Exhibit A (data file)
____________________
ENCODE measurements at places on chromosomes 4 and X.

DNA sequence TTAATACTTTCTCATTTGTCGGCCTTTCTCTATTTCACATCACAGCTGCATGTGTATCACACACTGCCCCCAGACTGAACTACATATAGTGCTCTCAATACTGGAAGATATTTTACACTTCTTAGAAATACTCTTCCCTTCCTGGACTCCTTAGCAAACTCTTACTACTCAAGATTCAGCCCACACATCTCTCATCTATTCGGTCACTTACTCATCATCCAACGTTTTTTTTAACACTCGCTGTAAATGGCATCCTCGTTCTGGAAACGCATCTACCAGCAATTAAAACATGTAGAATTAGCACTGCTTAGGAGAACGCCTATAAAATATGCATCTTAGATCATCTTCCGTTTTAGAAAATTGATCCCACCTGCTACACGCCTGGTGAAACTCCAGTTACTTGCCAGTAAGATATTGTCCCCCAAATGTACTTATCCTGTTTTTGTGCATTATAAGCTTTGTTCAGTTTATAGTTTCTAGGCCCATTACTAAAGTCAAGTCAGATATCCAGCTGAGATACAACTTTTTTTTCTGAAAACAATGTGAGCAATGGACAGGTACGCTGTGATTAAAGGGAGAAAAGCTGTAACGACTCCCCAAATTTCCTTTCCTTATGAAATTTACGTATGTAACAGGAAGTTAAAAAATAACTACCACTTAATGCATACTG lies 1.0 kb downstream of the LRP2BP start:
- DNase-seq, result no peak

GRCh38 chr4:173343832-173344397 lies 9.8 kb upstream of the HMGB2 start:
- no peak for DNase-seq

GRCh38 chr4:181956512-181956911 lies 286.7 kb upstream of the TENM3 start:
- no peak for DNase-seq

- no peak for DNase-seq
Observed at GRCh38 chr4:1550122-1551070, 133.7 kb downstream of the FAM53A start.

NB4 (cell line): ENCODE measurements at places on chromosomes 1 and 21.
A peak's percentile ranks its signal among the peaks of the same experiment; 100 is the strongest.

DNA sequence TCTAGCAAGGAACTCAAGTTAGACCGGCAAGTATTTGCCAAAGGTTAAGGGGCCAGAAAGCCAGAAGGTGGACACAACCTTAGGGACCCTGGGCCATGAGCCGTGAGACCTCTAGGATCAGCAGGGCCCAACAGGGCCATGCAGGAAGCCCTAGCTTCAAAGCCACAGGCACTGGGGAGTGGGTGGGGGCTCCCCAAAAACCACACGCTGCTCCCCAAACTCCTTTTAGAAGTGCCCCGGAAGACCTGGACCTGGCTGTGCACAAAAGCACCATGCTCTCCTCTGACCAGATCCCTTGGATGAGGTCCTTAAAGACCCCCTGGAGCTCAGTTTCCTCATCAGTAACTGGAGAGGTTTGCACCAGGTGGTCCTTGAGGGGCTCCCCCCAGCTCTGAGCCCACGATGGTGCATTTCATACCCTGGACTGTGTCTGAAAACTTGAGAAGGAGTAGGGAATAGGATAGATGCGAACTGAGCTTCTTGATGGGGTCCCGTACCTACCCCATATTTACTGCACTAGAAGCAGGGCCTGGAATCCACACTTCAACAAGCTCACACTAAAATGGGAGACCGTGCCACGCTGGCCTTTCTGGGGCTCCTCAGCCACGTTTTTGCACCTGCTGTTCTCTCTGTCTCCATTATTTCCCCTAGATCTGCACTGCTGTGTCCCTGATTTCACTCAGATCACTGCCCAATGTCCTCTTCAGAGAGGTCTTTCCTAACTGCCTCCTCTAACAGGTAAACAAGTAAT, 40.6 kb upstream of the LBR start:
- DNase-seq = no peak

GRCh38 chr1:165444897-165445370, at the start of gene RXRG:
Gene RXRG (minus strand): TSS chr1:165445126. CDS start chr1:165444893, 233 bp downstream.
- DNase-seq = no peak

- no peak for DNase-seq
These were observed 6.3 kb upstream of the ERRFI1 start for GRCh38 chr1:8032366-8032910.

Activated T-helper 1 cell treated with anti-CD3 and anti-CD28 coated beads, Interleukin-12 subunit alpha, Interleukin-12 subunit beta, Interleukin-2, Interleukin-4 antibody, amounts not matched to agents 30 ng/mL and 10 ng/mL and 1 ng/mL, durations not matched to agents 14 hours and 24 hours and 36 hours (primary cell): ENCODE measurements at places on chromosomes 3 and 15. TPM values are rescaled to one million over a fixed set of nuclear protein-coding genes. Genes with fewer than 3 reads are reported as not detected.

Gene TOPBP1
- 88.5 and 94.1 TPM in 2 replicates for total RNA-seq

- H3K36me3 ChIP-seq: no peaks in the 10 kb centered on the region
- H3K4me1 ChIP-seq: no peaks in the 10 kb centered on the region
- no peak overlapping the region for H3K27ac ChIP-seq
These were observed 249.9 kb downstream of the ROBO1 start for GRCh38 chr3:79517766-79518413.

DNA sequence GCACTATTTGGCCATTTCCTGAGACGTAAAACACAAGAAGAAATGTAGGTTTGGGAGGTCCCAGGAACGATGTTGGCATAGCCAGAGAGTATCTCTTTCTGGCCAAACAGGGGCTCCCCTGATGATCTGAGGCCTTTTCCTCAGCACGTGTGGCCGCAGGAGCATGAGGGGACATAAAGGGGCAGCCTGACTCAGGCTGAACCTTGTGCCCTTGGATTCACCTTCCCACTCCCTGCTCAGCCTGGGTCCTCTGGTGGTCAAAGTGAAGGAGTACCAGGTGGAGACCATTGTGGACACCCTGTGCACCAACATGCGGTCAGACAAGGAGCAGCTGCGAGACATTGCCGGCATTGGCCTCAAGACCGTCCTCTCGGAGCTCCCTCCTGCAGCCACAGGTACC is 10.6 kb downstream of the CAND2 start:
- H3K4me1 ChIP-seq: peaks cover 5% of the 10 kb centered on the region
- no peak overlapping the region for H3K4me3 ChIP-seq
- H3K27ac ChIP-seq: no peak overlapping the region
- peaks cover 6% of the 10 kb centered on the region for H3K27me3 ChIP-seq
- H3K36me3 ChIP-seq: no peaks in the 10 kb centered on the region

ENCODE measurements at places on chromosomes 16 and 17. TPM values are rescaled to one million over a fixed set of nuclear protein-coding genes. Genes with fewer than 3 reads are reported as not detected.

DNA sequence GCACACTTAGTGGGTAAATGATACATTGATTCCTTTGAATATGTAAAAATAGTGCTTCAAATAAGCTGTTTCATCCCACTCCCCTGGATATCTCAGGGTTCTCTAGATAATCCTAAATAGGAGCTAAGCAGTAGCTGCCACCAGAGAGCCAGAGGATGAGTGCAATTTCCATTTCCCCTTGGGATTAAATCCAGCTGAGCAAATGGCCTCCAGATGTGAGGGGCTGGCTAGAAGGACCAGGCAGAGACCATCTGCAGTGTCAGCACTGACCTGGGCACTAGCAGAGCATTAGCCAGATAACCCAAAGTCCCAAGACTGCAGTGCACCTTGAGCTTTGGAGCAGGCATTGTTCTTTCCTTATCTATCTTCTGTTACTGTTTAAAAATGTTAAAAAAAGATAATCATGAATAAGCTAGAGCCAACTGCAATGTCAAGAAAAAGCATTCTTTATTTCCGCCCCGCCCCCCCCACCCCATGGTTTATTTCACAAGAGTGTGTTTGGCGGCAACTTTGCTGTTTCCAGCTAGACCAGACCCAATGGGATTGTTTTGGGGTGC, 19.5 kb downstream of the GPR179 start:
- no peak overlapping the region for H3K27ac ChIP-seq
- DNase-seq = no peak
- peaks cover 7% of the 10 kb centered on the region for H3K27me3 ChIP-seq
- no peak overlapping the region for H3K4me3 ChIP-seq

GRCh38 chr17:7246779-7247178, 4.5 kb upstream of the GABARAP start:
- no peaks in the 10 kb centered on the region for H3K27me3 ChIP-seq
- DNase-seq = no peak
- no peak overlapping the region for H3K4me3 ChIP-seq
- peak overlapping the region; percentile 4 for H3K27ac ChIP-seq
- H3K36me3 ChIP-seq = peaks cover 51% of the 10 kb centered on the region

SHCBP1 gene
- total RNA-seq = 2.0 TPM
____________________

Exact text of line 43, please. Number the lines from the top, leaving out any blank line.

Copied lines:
- H3K36me3 ChIP-seq = peaks cover 51% of the 10 kb centered on the region